ganUuis in this matrix aro Clinch clearer thin
thoe f i m Ihe fossil rouihiudihli'S, Some of
these are older than the coal iiicimiiis.
Electricity in the Lighthouse Ser
vice of the United States.
The estimate of what is requited to siippjvt the
light house ten he ol this eouiiliy annually is in
the nelghboihood of $4,t00,U". It is Mid fiir
rioie money Is pent by Ihe 1'nllrd stales trail
hi any other louutiy in tl i Improvmsnt of ihe
fcivlie. Tlie Hghlliouso board' lus been expeii
minting extensively with electric ll.uhlighU, for
the purpino of udoptlug a uiilfoiiu t--tem of
Mgnals along nil tho coasts. The gieat trouble
in sueli a fc.-tcui Is to find suitable variations el
lights to give sillois a spccillu knowledge of Ihelr
wheiiabouts. ('oliiied liclils ale objectionable,
fur both tdatliuiaiy and hVhllghts, from the fait
tint at a critical moment the navigator, Ihiuiigli
rotor blindness, may mUtake theli meaning. It
has often tuppence! tint signal lights have he. u
misread In this wav. It is a much moie dif.
Hi ult thirg to test navigators as to color-blind,
licit than It is lallioad employes, so tint It's
iltpeiidcmo is being placed on lolorrd lights now
than ever bifoie. Neatly all (iituie lightships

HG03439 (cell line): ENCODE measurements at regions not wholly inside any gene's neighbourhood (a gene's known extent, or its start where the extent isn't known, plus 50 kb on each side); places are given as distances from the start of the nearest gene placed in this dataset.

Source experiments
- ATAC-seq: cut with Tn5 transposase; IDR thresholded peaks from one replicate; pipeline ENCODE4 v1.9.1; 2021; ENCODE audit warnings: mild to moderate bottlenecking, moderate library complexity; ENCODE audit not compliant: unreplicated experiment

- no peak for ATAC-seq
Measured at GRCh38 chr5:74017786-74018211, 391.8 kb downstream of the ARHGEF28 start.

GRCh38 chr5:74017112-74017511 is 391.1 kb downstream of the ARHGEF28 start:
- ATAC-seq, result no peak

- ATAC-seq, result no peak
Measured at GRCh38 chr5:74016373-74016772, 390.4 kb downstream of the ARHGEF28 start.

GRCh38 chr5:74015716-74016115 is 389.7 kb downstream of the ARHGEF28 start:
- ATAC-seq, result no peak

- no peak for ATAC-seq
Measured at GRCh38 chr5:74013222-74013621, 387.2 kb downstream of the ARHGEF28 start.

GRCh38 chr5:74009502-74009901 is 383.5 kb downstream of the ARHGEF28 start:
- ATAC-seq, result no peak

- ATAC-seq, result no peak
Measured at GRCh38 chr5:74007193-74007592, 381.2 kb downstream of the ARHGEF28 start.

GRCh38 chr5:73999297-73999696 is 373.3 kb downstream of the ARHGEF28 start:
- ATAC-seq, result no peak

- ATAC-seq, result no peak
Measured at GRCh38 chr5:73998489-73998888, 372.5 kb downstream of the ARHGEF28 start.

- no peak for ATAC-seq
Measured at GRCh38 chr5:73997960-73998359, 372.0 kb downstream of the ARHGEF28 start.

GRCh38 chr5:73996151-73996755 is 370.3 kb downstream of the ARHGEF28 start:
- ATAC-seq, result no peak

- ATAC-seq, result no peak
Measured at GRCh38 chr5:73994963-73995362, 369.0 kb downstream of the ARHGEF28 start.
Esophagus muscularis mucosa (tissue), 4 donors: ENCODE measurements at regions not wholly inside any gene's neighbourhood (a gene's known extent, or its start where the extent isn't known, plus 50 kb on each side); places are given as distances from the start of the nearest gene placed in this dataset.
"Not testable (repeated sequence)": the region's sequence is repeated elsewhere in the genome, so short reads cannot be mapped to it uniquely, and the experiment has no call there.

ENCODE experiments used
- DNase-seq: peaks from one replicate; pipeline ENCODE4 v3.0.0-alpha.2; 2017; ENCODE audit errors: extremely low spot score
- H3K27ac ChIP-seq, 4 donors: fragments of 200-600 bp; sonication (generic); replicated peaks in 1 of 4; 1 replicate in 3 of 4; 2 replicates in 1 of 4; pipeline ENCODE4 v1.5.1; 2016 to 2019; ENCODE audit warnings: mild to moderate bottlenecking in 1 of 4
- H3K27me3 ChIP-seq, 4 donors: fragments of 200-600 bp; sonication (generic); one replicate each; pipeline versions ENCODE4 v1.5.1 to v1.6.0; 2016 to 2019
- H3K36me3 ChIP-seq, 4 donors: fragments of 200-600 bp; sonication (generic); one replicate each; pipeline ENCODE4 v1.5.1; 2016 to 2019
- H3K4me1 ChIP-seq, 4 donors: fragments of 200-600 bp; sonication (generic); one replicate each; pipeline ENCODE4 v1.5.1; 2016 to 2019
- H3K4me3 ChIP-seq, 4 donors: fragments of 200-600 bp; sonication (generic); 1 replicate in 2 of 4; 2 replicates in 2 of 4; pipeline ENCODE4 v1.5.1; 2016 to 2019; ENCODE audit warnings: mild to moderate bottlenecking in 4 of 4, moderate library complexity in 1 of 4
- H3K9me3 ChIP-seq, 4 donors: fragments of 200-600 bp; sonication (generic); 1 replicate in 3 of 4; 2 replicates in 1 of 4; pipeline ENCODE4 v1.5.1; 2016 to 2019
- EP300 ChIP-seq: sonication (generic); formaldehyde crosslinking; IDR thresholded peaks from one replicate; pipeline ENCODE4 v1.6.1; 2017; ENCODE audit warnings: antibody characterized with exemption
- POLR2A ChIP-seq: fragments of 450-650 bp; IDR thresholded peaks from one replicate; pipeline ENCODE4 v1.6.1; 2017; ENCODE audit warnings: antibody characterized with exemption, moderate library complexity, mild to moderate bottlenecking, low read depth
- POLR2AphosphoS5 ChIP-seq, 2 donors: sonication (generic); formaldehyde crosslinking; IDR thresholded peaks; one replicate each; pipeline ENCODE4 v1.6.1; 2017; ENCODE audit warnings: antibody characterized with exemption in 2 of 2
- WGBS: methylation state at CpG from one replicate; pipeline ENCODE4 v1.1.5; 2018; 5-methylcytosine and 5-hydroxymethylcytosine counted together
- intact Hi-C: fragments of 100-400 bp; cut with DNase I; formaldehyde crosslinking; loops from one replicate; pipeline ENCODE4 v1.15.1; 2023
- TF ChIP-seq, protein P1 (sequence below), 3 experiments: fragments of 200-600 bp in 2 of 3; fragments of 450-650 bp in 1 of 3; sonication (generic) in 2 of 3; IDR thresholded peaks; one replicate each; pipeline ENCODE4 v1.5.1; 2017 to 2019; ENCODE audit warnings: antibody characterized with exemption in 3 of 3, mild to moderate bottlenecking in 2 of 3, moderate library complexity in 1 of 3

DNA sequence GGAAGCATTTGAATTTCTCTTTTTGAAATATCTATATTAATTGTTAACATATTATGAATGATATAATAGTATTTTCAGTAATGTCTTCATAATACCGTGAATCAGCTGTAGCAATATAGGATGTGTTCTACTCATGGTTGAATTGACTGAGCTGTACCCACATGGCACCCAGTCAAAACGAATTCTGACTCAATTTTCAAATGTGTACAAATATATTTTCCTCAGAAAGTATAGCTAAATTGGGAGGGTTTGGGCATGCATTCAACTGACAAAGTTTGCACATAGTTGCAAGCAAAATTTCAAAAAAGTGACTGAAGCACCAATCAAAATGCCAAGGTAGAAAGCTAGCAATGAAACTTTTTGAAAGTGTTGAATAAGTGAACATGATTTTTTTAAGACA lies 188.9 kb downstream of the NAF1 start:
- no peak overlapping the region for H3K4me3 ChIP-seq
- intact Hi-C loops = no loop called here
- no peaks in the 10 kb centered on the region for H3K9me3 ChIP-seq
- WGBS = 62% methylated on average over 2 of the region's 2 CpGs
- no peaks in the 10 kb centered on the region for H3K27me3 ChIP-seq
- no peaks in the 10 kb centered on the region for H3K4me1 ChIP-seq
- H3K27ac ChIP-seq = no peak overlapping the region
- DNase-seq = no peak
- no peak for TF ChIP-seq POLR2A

will have an electric plant on board lo furnish
milk lent illumination to warn klilps of the
hhoals. The (hips wilt be piovlded with hollow
lion maks, and at the top of each will be
grouped half a dozen Incandescent lamp.-, each of
101 lumllcpowcr. In every case theiu will be 4
duplicate tct of electrical appaialus, so that if
one should be ileiaugtd by lightning oi other
eani.e thcio would be no intiiiuptlon to the il
lumination. II. I.'. Walsh, writing on this sub.
Jen, ais that t lie modern lighthouse not only
wains mariiuis of daiigciK, but Is Mippn.-ctl tu
tell them exactly where they aie, Thl U done
thicugh a )leni of cin trie light tlaahei, uc
lording to whiih each lighthouse ciulU a iirtahi
Store News
Boys' Clothing
Saturday will be an Interest
ing day in the Boys' Clothing
We'll tell you about five lines
today. You'll find many more
just as interesting.
Boys' Caps Made of Wash
Crash in Eaton and Golf style,
plain and mixed colors.
All sizes ji5C
Knee Pants A special lot of
Knee Pants, made of wash fab
rics, in new colors, including